As of 6:37 this morning Antarctic time (3 hours later than Chicago time), the ship’s map showed where we were: sailing back through the Drake Passage from Cape Horn to Antarctica. We’re scheduled to land at Half Moon Bay tomorrow (I don’t know where yet), which suggests that gentoo penguins may be in store! I can’t get enough face time (or is it beak time?) with these adorable, tough, and well-adapted birds.
As it’s getting closer to Antarctic summer, expedition-ship traffic is increasing, with most of the boats run by Hurtigruten or Quark Expeditions. You can find out which boat is which by going to the map site and putting your mouse over a boat. The Roald Amundsen is circled in red:
The ship’s real-time Panomax Camera shows us, as of 20 minutes ago, in the middle of the Drake: sea all around as the sun rises:
Yesterday we landed on Cape Horn, which is somewhat of an accomplishment because, as the Captain told us, conditions are so rough there that only one in five or ten visits has weather mild enough for a landing. I spent a good two hours on the island and show some pictures (with lagniappe at the bottom). First, some words about this passage from Wikipedia (most quotes from that source):
Cape Horn is the southernmost headland of the Tierra del Fuego archipelago of southern Chile, and is located on the small Hornos Island. Although not the most southerly point of South America (which are the Diego Ramírez Islands), Cape Horn marks the northern boundary of the Drake Passage and marks where the Atlantic and Pacific Oceans meet.
Cape Horn was discovered and first rounded in 1616 by the Dutchman Willem Schouten, who named it Kaap Hoornafter the city of Hoorn in the Netherlands. For decades, Cape Horn was a major milestone on the clipper route, by which sailing ships carried trade around the world. The waters around Cape Horn are particularly hazardous, owing to strong winds, large waves, strong currents and icebergs.
Here’s a view of the Cape from the ship. You can see a tower on the headland, as well as a small dot in front of it. The tower is supposed to mark the southernmost part of the island, and the dot is a lighthouse, inhabited year-round.
Below: going ashore in Zodiacs from the Roald Amundsen. It is considered a difficult landing because there’s no easy way to beach a Zodiac on the shore, and so you must exit from the front (usually it’s from the side), while several Expedition Team members, partly immersed, hold the boat steady. Kudos to those team members, who must stand in frigid water up to their waists for several hours to receive and send off the Zodiacs. This is a tough bunch, I tell you, but they’re absolutely dedicated to their work.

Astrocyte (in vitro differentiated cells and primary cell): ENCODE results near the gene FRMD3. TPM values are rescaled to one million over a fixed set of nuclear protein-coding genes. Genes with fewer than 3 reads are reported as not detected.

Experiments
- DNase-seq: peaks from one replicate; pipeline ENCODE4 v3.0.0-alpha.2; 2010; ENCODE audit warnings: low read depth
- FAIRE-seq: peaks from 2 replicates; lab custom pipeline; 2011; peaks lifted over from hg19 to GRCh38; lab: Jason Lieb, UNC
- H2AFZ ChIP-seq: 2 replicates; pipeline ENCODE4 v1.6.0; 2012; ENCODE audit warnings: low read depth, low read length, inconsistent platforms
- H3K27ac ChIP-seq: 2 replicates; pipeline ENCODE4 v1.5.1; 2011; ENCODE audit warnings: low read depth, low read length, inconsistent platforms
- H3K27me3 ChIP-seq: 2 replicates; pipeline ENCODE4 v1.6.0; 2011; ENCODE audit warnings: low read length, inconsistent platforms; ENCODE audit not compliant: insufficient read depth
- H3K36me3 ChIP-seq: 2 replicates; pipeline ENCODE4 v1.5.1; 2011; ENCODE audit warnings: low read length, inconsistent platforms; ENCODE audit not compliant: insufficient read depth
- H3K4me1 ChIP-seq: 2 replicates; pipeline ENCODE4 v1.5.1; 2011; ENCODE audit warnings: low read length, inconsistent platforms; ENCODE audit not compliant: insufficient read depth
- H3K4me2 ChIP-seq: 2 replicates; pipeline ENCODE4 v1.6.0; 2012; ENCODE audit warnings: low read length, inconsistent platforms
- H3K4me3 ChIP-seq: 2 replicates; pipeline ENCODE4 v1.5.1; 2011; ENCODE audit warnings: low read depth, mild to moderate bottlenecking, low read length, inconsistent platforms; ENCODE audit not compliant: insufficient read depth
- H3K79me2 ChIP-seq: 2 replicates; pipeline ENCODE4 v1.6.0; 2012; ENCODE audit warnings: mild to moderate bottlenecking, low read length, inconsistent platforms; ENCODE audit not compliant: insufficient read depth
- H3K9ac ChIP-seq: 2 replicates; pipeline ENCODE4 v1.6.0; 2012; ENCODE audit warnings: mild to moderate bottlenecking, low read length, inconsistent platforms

Disembarking passengers. The seven people in yellow and blue jackets are Expedition Team members, while the guy at the rear with the goggles is a skillful Zodiac driver (it takes, I’m told, a lot of practice to steer one of these rubber, flat-bottomed boats):
Here’s the entrance sign to the lighthouse complex, which is run by a Chilean naval officer and his family. They are there for at least a year, though the last guy apparently didn’t last more than a few months. The Spanish is roughly translated as “Chilean Army. Mayor of the Sea, Cape Horn.”
Here’s the plaque by the huge flagpole that formally marks the southernmost point of South America, the “monumental flagpole of Cape Horn.” Spanish-speaking readers are invited to give a translation in the comments.
The monumental flagpole. It is big, but there was no flag flying on this pole. I imagine that, given the winds, it would be quickly ripped to shreds.
The lighthouse from afar. It is, as I said, still manned, though I can’t be sure it actually lights up to help ships get around the Horn safely.
A closer view. There is apparently a smaller lighthouse lower down, located right on the sea, but we weren’t able to glimpse it.
The lighthouse stands next to a small church, the Chapel of Stella-Maris, where, I suppose, mariners give thanks for safe passage or families pray for the many sailors lost at Cape Horn.
Here’s the friendly naval officer stationed at the lighthouse with his family. Their children are homeschooled for the one year period of tenure, but I wasn’t able to ask how they got supplies. Presumably they are supplied by vessels or helicopters (there’s a helipad) that service the nearby naval base.
The tiny Chapel from the outside. . .
. . . and from the inside:
And a memorial plaque to Robert FitzRoy (1805-1865), captain of the Beagle during the latter part of its first voyage and the entirety of its second voyage, which also carried Charles Darwin. According to the plaque, FitzRoy landed here on the first voyage—on April 19, 1830. The second voyage lasted, as all Darwin aficionados know, from 1831 to 1836.
This is the Cape Horn Memorial. According to TripSavvy, it was “added to Hornos Island in 1992. The Chilean section of the Cape Horn Captains Brotherhood sponsored the erection of this memorial that honors thousands of mariners who lost their lives in the waters around the Cape.” And the date is 1989, not 1992. (I think TripSavvy is mistaking the Albatross Monument with the Cape Horn Memorial.)
Here’s the inscription, which, curiously, is in French.
The conflation of the monument above with the very famous Cape Horn Monument, below, is confusing. But there’s no doubt about how moving—and how artistic—the metal monument is. As TripSavvy notes: